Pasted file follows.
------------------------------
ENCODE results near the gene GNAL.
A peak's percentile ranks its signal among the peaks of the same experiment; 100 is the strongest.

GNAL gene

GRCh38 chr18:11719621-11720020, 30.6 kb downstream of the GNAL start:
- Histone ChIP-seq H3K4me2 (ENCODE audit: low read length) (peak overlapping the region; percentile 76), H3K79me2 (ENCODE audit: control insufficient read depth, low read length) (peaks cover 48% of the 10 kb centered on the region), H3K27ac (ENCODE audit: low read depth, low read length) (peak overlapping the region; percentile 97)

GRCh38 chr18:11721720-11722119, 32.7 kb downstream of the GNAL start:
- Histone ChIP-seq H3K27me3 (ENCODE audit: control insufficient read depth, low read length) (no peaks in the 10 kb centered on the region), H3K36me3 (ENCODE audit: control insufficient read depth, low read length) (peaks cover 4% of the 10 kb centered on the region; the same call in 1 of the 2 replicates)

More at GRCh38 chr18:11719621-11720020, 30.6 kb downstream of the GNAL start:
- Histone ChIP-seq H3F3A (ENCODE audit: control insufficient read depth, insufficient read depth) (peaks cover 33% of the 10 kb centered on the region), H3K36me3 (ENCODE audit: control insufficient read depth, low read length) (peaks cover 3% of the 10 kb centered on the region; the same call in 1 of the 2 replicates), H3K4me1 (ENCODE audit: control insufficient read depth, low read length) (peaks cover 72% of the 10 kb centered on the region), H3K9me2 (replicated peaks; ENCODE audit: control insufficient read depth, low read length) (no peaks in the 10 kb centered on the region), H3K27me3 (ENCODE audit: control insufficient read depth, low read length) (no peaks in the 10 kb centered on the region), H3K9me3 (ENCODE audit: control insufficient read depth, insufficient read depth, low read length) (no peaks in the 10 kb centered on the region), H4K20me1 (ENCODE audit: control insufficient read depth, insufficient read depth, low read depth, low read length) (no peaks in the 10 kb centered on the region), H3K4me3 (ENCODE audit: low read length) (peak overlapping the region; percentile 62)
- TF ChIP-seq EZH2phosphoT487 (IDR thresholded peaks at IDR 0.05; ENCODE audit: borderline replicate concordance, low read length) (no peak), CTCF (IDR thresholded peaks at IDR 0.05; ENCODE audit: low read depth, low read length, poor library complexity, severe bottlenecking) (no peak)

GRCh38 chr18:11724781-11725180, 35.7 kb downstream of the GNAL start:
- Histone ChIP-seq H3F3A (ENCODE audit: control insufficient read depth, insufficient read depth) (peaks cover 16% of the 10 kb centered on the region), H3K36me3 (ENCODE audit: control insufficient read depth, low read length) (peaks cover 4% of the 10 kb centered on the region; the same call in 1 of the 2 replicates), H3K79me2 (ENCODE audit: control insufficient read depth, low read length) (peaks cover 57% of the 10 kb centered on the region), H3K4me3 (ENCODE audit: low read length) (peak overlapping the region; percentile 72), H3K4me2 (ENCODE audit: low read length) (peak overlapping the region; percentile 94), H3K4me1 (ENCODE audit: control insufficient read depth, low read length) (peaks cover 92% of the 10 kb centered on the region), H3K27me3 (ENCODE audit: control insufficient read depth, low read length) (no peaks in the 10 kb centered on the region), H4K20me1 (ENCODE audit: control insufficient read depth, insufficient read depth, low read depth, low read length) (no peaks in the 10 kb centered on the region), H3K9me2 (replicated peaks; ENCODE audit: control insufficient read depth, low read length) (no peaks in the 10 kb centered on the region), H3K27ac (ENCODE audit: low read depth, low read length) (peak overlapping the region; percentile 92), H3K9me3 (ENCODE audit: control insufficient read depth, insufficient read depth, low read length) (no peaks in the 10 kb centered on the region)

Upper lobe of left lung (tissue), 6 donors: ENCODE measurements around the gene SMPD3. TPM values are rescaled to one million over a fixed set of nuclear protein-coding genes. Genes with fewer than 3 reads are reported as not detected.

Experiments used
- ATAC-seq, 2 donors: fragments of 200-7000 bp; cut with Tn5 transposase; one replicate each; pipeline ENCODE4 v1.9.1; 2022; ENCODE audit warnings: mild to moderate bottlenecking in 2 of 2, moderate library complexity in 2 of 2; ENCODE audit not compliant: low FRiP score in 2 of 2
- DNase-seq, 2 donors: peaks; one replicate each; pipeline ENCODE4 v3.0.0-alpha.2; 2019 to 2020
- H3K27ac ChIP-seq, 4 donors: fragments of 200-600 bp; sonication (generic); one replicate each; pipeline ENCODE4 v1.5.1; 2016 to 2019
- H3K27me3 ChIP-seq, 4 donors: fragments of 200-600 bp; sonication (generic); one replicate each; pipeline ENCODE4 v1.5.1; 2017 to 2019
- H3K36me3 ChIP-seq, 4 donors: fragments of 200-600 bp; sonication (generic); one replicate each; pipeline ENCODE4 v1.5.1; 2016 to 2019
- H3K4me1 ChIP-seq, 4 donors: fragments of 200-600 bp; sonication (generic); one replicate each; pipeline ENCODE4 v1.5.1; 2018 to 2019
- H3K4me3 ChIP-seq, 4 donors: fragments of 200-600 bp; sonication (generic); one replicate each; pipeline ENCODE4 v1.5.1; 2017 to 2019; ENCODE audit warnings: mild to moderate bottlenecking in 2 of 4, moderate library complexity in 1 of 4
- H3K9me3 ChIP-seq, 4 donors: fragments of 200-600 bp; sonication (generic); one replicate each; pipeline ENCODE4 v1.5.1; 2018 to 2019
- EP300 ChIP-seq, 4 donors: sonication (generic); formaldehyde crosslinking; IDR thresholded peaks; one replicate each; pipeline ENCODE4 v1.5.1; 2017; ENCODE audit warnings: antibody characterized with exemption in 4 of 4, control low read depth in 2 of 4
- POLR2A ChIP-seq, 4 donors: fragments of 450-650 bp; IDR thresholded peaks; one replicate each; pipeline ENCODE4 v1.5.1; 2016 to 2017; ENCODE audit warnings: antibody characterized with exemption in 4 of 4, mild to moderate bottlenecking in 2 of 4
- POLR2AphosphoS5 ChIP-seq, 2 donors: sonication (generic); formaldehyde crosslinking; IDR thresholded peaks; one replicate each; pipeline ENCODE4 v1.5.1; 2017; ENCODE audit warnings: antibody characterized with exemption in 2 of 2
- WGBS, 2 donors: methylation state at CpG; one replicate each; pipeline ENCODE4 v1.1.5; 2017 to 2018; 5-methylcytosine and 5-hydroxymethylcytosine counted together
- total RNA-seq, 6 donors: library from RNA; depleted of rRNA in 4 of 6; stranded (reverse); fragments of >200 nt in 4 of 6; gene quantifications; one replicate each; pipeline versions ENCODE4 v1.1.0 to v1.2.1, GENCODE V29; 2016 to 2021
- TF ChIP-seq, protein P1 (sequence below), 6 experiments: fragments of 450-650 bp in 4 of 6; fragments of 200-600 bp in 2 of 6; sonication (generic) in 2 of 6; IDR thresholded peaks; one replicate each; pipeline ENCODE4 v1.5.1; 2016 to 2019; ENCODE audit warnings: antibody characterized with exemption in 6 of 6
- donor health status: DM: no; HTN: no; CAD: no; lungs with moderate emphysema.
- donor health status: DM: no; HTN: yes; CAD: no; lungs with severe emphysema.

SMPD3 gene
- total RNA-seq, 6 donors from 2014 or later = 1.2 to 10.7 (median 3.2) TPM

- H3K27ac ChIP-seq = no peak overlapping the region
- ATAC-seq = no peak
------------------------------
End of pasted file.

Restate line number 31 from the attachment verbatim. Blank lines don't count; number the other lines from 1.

SMPD3 gene